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Jobs resigns as CEO of Apple, Inc.

August 25, 2011

Steve Jobs promo photo from the first issue of MacWorld when the Macintosh was introduced in 1984

Steve Jobs, who has revitalized Apple over the last 14 years and made it one of the most successful and most talked-about companies in America, has stepped down from the CEO position. He has been ill for some time, originally from pancreatic cancer. He received a liver transplant and has been treated in a variety of ways but he and Apple have been very close-mouthed about his health situation.

Tim Cook, COO, has been moved up to the CEO position. He had been running Apple since January when Steve took a leave of absence. Steve remains as Chairman of Apple’s board. He recommended Cook for the position in his resignation letter. This ensures a smooth transition and there should be little disruption in the day-to-day operation of Apple.

But day-to-day wasn’t Steve’s bit. Steve is the vision guy. Somehow – and nobody, probably Steve included, understands how – he has an incredible ability to pick winners. Apparently he pushed and pushed the design teams for the iPhone and iPad until he was satisfied…apparently he pushed them far more than other design teams at other companies do, as evidenced by their competing products. Historically he has been very demanding of his people, and very opinionated. He’s been able to do it because (a) he’s been mainly right, and (b) because he’s been right so often they make a lot of money. I don’t think he “invents” in the traditional sense of the word, but he “filters” – taking the ideas of others and determining which of those are the best and most marketable. That is a particular kind of genius.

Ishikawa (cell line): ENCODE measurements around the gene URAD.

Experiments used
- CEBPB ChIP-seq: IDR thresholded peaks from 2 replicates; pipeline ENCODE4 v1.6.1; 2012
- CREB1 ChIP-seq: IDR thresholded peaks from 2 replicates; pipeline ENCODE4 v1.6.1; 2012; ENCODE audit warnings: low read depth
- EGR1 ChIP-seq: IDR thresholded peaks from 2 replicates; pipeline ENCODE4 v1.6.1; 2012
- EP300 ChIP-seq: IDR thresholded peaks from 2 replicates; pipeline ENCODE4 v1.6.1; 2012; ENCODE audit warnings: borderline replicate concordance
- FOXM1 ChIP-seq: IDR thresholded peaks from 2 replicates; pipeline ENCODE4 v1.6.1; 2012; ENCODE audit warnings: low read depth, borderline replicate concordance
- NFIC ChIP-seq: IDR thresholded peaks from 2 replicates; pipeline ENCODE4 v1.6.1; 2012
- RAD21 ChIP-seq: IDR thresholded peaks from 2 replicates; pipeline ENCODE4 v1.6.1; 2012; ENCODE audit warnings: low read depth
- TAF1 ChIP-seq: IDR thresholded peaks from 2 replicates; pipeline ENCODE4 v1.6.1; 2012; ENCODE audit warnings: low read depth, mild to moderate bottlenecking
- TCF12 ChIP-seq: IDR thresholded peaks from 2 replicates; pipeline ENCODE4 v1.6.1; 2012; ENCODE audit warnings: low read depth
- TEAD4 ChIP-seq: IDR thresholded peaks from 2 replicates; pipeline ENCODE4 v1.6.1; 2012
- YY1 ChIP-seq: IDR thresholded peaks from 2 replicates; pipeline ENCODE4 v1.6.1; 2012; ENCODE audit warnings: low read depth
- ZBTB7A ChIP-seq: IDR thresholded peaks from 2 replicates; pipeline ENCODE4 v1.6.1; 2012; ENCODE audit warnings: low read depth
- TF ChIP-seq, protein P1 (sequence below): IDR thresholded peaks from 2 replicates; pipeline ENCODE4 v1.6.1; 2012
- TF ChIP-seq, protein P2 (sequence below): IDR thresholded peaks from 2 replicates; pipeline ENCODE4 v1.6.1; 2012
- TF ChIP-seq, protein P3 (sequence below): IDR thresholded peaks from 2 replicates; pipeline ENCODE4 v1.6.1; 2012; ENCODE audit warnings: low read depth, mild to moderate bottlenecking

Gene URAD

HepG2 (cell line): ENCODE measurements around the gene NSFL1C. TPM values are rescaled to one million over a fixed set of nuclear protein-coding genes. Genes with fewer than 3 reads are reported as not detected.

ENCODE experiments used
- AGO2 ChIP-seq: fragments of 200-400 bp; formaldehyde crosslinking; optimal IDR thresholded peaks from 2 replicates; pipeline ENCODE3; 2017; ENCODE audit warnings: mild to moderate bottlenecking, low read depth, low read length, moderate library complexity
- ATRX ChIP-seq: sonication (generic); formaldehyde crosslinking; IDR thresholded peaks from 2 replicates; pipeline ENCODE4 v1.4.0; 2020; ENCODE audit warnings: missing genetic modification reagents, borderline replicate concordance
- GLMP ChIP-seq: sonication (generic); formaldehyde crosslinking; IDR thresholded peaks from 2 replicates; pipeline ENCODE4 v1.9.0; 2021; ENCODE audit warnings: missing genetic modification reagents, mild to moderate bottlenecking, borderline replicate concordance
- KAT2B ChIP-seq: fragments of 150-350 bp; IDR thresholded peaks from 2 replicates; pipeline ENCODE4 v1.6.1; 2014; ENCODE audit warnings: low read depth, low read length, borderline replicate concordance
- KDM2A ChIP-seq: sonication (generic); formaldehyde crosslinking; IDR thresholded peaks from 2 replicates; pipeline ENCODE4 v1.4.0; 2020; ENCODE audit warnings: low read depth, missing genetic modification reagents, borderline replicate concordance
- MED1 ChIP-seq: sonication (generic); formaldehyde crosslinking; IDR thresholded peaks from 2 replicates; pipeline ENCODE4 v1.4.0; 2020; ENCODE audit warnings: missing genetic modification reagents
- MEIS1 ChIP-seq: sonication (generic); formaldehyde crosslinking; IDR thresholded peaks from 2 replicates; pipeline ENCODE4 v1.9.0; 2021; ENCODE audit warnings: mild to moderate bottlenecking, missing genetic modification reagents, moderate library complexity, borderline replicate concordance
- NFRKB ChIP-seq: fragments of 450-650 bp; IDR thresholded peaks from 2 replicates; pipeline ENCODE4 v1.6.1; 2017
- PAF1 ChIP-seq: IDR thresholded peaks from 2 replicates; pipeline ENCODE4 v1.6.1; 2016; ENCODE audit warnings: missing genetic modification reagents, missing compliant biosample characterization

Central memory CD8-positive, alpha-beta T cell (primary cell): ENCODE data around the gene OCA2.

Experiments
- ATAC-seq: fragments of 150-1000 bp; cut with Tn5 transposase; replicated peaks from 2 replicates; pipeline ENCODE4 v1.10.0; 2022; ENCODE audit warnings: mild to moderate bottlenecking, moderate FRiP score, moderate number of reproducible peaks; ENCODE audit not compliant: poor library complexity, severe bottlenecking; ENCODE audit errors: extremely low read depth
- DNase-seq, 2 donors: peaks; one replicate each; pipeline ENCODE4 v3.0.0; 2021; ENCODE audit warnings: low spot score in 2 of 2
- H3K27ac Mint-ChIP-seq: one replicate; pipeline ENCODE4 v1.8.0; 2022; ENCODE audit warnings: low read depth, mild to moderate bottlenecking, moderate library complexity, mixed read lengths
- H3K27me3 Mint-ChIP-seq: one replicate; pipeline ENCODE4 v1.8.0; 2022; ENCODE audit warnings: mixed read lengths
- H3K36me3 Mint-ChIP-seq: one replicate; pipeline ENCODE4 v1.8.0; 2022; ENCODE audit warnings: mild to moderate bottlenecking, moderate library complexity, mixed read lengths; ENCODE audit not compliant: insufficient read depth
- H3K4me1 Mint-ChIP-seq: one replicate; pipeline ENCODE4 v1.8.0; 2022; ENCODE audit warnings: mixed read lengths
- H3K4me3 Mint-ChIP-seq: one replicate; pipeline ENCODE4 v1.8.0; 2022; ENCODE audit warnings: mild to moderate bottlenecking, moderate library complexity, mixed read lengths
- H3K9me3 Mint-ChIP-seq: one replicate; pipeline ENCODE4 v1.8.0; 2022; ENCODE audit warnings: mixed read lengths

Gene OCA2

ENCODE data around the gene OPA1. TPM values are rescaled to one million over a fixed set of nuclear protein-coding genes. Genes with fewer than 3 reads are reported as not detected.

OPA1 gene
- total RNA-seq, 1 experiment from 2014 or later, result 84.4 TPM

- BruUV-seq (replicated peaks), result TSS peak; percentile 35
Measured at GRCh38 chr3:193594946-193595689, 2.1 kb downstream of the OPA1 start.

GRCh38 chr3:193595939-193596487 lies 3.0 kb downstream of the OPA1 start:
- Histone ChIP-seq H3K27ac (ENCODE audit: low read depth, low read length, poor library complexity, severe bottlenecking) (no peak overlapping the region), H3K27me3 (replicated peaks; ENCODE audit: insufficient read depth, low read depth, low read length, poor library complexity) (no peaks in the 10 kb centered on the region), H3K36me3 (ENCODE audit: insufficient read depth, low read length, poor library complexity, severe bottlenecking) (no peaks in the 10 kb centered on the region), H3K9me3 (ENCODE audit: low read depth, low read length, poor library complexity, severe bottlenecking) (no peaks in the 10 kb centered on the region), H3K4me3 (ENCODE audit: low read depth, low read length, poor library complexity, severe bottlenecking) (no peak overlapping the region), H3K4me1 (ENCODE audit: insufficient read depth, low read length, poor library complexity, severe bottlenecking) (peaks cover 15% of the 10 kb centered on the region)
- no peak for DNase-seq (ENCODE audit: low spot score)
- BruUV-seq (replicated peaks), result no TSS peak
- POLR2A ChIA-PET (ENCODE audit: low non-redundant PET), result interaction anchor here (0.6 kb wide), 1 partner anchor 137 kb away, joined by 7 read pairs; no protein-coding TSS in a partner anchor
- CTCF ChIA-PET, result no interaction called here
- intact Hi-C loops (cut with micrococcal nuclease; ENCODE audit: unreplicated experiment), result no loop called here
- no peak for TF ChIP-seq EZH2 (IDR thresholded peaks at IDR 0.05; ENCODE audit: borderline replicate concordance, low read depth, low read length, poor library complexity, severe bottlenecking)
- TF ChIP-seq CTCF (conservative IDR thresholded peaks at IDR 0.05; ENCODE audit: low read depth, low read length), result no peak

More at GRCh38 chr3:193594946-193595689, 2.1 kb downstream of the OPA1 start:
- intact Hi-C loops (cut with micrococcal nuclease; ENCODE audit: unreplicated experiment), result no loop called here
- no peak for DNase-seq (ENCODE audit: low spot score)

If you read a biography of Steve Jobs, you will see that he had absolutely no training for such a thing. He’s a college dropout, was kind of a Seventies hippie – slash – tech geek, but he has something – something you can’t learn at Harvard Business School. I don’t know where it comes from.

I want to believe that without his guidance Apple will continue to innovate the way it has for the last decade and a half. The history of Apple from 1985 to 1995 doesn’t support that belief, of course. A parade of poor management almost destroyed the company. When Jobs came back, it was like a breath of fresh air. It wasn’t the design people who were at fault, but those who decided what direction the company should go in. In other words, the leadership. Somehow, Steve Jobs is a leader. He doesn’t fit most of the models that have been thrown out there the last few decades for what a leader should be, but you can’t argue with the numbers. He’s done the job, and far beyond. He deserves some time to rest and recuperate.

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